Beau Lotto - Optical Illusions Show Us How We See

Look at the cube on the right. Is the center piece on the top side of the cube lighter or darker than the center piece on the left side of the cube? Whatever you 'think' is the right answer (and feel free to test for yourself), there is no denying that the top piece looks darker than the side piece. If the light hitting your retina in both cases is exactly the same, however, why do they look not simply different but radically different?

With the exception of a few optical illusions here and there, the average person thinks that one's perception reflects an external reality as it is in itself. The 17th century philosopher George Berkeley, however, demonstrated that the only thing we can ever know directly is our perceptions, and not what those perceptions are about. That's right, good-bye external world... Even the wall you are about to punch so you can refute Berkeley is only known to you as a series of perceptions of color and hardness, soon to be followed by pain :)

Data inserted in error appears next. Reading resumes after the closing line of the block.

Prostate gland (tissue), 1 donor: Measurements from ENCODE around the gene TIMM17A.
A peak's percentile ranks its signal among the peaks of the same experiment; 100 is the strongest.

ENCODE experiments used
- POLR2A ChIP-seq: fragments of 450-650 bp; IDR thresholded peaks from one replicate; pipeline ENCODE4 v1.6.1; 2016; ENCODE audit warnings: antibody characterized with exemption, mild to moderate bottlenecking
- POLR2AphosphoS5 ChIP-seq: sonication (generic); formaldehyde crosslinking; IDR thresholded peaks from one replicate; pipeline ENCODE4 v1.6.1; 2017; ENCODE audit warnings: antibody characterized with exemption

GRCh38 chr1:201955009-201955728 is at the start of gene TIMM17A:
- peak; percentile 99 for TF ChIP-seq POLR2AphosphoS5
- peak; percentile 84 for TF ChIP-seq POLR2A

Any scientist who invokes Bishop Berkeley's got my attention, and in this truly mind-blowing presentation, Beau Lotto does just that in order to explain why context in visual perception is even more important than the colors that actually hit your eyes.

With the use of simple but fantastic optical illusions, Lotto will mess with your mind to the point you might think you're tripping on acid, and despite all the confusion and cognitive insecurity, by the end you will know a little bit more about how we perceive the world.


I think that Kant would also be pleased :)
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